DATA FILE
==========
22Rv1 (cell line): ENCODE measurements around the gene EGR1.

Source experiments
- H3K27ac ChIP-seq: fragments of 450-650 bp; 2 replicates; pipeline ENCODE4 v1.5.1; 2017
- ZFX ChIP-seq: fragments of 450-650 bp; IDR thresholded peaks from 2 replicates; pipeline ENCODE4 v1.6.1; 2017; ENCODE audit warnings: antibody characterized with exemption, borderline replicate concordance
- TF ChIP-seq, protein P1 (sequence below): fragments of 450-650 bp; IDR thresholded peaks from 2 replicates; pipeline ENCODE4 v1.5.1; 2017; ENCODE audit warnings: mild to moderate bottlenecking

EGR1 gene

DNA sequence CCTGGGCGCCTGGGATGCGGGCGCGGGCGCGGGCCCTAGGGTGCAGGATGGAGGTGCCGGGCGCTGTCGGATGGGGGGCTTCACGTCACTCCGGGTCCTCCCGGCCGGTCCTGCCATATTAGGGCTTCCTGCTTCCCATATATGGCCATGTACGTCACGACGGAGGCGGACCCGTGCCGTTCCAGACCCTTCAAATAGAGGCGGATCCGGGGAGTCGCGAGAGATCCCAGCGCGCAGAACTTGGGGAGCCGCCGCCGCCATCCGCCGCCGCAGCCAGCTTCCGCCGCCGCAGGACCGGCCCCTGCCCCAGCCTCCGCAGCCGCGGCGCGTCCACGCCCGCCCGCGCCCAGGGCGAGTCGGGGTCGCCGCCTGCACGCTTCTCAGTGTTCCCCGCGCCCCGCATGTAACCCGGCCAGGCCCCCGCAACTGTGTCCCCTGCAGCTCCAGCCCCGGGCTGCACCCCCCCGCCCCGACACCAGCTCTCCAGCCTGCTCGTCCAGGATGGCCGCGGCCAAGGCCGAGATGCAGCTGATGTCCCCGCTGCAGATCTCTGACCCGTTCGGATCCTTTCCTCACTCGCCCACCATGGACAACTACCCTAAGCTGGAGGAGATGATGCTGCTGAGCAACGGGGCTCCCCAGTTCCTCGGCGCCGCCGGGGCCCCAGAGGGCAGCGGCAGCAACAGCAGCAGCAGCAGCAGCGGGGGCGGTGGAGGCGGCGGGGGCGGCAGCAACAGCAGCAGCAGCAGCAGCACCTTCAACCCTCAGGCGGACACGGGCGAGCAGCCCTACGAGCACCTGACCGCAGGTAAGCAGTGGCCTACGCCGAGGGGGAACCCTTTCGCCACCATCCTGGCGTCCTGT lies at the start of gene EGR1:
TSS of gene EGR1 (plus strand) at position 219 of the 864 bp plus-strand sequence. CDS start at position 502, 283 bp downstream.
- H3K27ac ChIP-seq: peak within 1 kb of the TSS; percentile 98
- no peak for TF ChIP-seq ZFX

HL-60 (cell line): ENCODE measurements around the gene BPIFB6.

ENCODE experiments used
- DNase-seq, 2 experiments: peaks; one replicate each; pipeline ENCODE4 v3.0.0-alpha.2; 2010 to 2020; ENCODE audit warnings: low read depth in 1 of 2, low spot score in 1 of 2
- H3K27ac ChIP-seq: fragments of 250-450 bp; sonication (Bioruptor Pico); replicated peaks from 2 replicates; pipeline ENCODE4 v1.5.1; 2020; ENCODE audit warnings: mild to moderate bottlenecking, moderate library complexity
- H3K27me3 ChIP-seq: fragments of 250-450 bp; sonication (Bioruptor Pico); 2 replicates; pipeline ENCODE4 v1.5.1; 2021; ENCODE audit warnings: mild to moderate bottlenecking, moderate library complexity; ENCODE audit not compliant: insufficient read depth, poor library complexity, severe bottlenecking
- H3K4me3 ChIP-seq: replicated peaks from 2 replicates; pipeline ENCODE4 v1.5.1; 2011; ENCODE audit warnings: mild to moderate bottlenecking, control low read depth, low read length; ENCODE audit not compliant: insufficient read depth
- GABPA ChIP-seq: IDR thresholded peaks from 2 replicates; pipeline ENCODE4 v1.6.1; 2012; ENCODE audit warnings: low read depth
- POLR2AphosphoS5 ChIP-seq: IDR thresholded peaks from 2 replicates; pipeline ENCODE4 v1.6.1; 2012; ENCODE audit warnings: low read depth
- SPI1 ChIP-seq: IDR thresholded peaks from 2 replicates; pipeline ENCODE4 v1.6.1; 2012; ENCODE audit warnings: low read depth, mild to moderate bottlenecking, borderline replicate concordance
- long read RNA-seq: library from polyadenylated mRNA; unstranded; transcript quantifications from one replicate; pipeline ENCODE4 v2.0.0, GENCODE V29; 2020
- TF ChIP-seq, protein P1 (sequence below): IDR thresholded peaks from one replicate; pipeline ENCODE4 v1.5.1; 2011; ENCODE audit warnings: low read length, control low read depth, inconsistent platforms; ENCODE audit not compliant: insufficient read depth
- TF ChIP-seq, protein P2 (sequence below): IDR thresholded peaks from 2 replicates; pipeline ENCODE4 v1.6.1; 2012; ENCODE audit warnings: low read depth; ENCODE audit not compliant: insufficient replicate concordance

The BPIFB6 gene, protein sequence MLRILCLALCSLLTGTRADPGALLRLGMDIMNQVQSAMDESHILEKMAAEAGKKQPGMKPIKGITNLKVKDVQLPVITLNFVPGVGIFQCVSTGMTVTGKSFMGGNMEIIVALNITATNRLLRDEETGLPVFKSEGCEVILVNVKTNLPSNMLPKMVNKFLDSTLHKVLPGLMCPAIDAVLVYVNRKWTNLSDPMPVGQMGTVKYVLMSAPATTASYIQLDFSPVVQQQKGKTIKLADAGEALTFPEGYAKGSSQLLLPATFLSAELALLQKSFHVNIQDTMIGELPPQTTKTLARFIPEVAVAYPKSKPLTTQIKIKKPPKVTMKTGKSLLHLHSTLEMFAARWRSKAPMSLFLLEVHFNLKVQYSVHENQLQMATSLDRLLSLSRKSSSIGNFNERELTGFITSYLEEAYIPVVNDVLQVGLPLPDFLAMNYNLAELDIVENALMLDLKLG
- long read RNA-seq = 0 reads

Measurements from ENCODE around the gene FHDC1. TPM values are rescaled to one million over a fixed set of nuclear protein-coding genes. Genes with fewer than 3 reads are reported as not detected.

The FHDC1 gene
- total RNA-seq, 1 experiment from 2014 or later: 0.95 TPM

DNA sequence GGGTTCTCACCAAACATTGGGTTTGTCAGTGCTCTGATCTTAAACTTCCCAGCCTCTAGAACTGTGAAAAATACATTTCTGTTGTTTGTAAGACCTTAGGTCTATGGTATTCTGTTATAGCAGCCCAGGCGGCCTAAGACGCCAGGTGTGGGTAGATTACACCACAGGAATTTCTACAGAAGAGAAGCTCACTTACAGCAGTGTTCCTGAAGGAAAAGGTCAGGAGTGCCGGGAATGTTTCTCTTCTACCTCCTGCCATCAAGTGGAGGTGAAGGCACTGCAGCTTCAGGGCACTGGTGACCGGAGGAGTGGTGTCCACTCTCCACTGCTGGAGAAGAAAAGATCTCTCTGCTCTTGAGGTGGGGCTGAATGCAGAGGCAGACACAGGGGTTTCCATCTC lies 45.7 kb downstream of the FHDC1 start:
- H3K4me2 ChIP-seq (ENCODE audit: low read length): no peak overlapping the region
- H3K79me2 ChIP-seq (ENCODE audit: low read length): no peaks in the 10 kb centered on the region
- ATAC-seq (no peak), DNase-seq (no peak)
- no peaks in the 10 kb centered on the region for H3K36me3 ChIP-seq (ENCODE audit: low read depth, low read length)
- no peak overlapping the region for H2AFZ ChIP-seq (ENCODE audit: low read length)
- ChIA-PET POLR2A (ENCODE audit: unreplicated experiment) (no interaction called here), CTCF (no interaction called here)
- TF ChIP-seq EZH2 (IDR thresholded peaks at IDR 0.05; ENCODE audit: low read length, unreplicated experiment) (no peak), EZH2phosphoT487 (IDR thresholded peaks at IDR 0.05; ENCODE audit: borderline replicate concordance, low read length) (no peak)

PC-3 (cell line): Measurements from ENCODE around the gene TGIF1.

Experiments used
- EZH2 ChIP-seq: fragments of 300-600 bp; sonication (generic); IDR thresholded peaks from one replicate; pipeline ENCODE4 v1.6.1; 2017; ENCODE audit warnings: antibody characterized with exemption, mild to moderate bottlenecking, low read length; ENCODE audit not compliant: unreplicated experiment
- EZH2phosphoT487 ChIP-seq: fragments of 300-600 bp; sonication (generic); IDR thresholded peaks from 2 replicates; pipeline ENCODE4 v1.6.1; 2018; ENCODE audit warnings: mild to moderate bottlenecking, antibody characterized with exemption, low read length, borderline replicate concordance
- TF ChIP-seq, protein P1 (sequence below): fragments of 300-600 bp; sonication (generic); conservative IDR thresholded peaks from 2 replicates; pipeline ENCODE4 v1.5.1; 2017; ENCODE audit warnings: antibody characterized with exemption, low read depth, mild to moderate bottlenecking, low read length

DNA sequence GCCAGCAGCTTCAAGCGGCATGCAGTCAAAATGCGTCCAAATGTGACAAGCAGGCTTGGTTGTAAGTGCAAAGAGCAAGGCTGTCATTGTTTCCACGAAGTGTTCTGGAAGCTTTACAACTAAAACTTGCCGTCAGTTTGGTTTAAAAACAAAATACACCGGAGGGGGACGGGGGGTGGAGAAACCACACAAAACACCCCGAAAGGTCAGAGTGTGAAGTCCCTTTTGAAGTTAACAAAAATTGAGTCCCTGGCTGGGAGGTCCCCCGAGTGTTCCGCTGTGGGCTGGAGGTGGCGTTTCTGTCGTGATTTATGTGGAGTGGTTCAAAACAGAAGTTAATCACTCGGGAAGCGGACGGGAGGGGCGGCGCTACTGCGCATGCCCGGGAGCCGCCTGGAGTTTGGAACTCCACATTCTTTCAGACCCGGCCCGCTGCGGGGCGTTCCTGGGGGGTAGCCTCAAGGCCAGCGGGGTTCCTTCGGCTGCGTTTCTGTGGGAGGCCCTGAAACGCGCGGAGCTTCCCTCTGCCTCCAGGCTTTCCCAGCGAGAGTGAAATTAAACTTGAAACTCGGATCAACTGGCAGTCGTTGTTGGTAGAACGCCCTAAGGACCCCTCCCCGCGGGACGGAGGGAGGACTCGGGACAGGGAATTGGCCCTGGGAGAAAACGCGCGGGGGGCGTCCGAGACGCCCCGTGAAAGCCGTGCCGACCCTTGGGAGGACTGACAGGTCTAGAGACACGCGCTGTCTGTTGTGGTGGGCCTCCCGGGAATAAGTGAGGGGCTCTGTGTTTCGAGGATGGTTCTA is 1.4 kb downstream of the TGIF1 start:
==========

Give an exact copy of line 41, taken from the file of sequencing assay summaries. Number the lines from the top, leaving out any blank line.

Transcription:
DNA sequence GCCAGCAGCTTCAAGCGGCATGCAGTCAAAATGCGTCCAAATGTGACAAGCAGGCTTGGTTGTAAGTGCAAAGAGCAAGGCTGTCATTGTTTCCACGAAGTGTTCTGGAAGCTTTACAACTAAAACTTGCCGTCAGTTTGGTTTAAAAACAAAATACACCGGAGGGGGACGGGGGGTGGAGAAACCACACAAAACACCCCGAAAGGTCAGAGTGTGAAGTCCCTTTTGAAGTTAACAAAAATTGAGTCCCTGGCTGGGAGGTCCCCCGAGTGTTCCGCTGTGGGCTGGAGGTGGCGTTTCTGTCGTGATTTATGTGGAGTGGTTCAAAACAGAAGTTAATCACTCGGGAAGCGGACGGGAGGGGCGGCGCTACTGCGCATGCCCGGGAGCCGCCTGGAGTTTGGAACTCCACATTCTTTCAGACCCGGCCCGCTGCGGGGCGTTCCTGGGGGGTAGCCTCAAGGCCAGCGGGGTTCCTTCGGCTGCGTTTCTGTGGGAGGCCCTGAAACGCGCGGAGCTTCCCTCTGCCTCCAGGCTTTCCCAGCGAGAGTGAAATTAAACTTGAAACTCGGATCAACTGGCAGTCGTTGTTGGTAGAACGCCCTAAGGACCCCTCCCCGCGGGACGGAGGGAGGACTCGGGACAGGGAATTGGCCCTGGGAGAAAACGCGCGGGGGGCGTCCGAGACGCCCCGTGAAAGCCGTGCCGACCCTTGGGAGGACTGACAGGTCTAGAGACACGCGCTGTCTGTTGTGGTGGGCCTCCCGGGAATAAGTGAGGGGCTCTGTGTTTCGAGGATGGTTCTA is 1.4 kb downstream of the TGIF1 start: